IEC slammed as officials wait for pay

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Durban - The president, ministers, and members of Parliament have been sworn in, but five weeks after the elections, presiding officers and officials who tallied the votes and worked more than 15 hours on polling day are yet to be paid in some parts of KwaZulu-Natal.

The Daily News spoke to several presiding officers who confirmed they had not been paid in spite of having been told to expect payment two weeks after the elections.

It has been three weeks since that deadline passed, and they are still waiting.

One presiding officer, who headed a station in oThongathi, said she was in debt.

“They promised that they would pay us after 14 days. I worked hard as a presiding officer and now I am not even sure when I will be paid,” she said.

The unemployed mother of young children aged between 3 and 8, said she had to borrow a car, at a cost to her, to meet the IEC’s requirements, so that she would be able to collect voting material during the elections.

She worked for three days for the electoral commission, two days for special votes and on May 7 for the main poll.

The woman said those stationed around oThongathi, Westbrook, Seatide, Ocean Drive Inn, La Mercy, La Lucia and Verulam were still waiting to be paid.

“When you work you expect that you will be paid, you make promises to people that you will pay them back.

“For me to work as a presiding officer, a lot of people were under my supervision and now they are asking me where the money is.

“These are struggling young girls and boys, what do I say to them?”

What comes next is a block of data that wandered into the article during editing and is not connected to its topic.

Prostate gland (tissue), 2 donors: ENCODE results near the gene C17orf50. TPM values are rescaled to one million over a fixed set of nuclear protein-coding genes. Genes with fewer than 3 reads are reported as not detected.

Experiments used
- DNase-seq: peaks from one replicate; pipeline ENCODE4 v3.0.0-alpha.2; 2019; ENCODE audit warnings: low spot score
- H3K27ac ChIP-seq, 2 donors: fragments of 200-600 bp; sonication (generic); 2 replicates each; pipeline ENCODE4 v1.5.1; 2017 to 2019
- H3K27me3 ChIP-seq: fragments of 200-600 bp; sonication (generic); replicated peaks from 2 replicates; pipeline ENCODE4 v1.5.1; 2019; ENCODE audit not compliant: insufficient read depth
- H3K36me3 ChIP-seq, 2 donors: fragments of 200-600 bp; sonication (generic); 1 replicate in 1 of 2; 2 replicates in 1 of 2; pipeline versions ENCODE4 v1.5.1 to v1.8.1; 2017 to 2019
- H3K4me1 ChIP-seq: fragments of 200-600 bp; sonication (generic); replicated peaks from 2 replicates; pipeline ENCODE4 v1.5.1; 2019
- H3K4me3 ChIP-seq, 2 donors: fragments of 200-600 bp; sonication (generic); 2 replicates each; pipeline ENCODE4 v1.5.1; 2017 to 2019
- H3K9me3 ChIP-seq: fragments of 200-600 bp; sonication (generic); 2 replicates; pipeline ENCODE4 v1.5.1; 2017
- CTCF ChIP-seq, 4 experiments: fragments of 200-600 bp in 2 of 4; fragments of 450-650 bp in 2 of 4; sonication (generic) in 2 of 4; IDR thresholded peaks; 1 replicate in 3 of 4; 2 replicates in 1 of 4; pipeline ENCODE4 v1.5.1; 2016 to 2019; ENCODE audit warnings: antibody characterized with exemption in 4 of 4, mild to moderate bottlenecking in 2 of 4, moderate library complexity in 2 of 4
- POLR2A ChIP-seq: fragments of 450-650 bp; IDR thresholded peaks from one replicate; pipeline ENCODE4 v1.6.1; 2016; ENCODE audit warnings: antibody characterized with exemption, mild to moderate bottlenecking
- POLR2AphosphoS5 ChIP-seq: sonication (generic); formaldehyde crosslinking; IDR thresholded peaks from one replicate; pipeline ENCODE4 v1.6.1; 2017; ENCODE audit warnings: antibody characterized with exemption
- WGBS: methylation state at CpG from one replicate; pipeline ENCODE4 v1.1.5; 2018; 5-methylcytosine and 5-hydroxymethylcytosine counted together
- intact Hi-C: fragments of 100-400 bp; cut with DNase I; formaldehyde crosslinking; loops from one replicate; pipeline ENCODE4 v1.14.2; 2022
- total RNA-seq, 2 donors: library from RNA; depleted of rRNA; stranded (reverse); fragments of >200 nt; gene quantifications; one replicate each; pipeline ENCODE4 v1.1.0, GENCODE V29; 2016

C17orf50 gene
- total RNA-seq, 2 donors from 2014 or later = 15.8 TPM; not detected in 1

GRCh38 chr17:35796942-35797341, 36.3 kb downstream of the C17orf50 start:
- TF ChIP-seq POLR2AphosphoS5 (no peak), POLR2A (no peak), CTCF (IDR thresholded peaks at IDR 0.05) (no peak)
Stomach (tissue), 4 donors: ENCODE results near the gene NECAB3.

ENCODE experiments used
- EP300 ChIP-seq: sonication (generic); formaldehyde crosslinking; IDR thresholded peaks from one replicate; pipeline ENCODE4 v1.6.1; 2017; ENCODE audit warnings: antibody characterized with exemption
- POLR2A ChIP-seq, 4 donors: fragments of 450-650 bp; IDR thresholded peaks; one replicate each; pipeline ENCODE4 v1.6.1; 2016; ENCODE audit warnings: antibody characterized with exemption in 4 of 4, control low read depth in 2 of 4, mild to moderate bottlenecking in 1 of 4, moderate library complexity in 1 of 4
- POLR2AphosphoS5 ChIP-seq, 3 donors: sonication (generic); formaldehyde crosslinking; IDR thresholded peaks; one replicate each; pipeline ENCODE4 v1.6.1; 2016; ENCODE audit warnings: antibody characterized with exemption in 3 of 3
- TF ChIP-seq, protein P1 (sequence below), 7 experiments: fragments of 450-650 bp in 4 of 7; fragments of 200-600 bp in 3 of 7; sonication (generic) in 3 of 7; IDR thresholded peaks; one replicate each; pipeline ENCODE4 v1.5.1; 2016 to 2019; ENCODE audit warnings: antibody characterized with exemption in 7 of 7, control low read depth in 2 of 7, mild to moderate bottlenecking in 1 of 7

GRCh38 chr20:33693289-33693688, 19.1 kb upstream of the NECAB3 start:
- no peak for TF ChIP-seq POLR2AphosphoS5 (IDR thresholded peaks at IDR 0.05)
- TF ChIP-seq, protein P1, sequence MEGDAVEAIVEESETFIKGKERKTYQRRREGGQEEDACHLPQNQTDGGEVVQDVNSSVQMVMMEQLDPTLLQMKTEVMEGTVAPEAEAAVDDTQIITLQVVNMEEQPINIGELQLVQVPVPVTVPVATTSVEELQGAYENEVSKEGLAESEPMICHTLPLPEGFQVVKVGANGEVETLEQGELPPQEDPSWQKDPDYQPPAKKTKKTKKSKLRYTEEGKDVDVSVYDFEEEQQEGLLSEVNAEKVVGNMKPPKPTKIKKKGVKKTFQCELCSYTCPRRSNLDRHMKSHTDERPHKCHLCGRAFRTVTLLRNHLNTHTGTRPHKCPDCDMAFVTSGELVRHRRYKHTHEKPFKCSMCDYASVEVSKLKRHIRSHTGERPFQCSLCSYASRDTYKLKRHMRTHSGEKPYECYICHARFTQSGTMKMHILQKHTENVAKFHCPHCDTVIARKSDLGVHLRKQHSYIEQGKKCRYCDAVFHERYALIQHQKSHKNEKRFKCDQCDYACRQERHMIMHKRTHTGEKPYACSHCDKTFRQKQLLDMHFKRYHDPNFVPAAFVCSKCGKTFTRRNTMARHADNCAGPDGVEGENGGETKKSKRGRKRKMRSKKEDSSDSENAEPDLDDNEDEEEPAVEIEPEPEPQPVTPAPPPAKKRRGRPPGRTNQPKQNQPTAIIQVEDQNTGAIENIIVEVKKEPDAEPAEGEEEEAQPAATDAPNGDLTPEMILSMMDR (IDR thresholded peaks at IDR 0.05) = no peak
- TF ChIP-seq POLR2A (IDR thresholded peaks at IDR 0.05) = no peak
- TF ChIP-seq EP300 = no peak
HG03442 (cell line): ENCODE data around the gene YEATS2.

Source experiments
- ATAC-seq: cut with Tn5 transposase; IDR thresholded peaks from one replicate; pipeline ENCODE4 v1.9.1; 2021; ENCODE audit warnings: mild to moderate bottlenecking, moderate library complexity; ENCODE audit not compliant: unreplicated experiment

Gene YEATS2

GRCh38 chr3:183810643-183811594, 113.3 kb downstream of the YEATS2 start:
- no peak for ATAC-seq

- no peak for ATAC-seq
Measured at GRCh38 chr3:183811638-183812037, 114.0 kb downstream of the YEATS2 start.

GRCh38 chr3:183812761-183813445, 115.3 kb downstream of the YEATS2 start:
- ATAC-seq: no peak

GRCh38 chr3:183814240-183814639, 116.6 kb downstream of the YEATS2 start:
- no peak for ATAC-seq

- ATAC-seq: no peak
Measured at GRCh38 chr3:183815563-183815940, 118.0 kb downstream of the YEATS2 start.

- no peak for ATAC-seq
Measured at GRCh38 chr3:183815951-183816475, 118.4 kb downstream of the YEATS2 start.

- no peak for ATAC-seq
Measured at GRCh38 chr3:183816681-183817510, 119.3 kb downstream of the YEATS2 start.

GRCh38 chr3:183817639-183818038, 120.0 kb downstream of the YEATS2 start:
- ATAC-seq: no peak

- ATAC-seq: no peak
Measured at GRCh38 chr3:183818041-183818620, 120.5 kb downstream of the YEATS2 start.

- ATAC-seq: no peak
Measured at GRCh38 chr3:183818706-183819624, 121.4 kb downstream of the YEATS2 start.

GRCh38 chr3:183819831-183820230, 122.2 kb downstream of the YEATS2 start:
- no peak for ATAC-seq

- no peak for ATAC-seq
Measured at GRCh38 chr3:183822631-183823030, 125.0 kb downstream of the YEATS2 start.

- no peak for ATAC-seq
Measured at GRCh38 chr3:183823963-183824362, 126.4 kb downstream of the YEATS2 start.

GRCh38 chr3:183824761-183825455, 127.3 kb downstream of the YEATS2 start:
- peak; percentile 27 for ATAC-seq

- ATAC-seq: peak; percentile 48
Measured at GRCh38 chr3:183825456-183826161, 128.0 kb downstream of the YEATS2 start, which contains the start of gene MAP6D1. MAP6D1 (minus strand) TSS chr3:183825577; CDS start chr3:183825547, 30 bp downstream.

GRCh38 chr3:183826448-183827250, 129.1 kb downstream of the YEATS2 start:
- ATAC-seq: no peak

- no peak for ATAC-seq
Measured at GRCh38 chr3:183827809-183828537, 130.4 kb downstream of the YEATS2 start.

Another presiding officer in Verulam, who works as a schoolteacher, said he was angry because there were no explanations forthcoming.

“I don’t want to lie. It’s painful because we have worked hard.

“It’s been a month of people waiting and officials that do not have jobs, they volunteered their time, they are calling me wanting their money.”

An unemployed woman in Ntuzuma, who presided over a voting station in Ntuzuma, said she was “upset” because this was the first time she had been let down by the IEC.

“We went to write tests and did training workshops and we passed. We worked for three days and now we can’t get paid,” she said.

The woman slammed the IEC for not taking care of those who had manned the polls and said they worked from 5am on election day to 2am the following day.

Mawethu Mosery, the provincial head of the IEC, said the IEC hired 50 000 people for the elections in KZN and that 10 percent were yet to be paid.

He said they would be paid by next Friday.

Mosery said presiding officers were either teachers or principals, and could not be unemployed, and said they were generally paid about R2 000.

He said if officials had not been paid and were not being responded to in their regions, they should contact the provincial offices of the IEC who would be able to tell them when they would be paid.

Daily News


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